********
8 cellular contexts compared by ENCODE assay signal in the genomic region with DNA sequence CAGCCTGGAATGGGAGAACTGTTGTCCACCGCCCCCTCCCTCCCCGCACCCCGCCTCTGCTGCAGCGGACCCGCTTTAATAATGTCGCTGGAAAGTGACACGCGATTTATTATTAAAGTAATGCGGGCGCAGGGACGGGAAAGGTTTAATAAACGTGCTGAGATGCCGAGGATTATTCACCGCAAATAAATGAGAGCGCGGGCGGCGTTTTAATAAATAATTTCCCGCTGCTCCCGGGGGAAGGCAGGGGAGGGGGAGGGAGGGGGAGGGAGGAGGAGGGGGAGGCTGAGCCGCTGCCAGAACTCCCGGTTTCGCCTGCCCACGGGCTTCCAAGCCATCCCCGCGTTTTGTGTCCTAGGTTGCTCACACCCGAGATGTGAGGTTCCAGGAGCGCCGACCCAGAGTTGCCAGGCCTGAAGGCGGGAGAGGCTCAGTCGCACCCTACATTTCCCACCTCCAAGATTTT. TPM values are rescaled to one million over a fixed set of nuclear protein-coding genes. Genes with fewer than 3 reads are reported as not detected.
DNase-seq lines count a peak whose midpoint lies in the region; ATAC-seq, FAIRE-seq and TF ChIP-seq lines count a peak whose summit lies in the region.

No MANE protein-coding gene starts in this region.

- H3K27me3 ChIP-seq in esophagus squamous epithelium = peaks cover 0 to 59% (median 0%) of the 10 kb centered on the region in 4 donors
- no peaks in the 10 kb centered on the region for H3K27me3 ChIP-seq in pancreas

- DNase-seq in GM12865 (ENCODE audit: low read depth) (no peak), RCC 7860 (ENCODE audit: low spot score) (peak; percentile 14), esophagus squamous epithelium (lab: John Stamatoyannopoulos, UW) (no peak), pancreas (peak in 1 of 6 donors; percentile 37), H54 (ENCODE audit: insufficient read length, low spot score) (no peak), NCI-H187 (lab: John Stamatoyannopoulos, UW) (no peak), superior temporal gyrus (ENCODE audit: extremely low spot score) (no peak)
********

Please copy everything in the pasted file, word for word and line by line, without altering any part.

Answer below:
8 cellular contexts compared by ENCODE assay signal in the genomic region with DNA sequence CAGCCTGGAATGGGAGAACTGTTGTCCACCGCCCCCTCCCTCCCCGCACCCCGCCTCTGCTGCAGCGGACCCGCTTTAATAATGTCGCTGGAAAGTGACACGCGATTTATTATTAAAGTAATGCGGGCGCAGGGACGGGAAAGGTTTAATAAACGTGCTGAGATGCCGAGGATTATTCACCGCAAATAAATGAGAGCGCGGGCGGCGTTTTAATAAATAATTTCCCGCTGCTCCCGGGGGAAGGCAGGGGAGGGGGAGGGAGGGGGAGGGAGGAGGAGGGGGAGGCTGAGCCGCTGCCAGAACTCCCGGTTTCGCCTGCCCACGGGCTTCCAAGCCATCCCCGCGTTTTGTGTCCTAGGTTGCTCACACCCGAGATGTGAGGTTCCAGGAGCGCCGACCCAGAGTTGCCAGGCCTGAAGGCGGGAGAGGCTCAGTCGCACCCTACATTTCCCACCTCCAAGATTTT. TPM values are rescaled to one million over a fixed set of nuclear protein-coding genes. Genes with fewer than 3 reads are reported as not detected.
DNase-seq lines count a peak whose midpoint lies in the region; ATAC-seq, FAIRE-seq and TF ChIP-seq lines count a peak whose summit lies in the region.

No MANE protein-coding gene starts in this region.

- H3K27me3 ChIP-seq in esophagus squamous epithelium = peaks cover 0 to 59% (median 0%) of the 10 kb centered on the region in 4 donors
- no peaks in the 10 kb centered on the region for H3K27me3 ChIP-seq in pancreas

- DNase-seq in GM12865 (ENCODE audit: low read depth) (no peak), RCC 7860 (ENCODE audit: low spot score) (peak; percentile 14), esophagus squamous epithelium (lab: John Stamatoyannopoulos, UW) (no peak), pancreas (peak in 1 of 6 donors; percentile 37), H54 (ENCODE audit: insufficient read length, low spot score) (no peak), NCI-H187 (lab: John Stamatoyannopoulos, UW) (no peak), superior temporal gyrus (ENCODE audit: extremely low spot score) (no peak)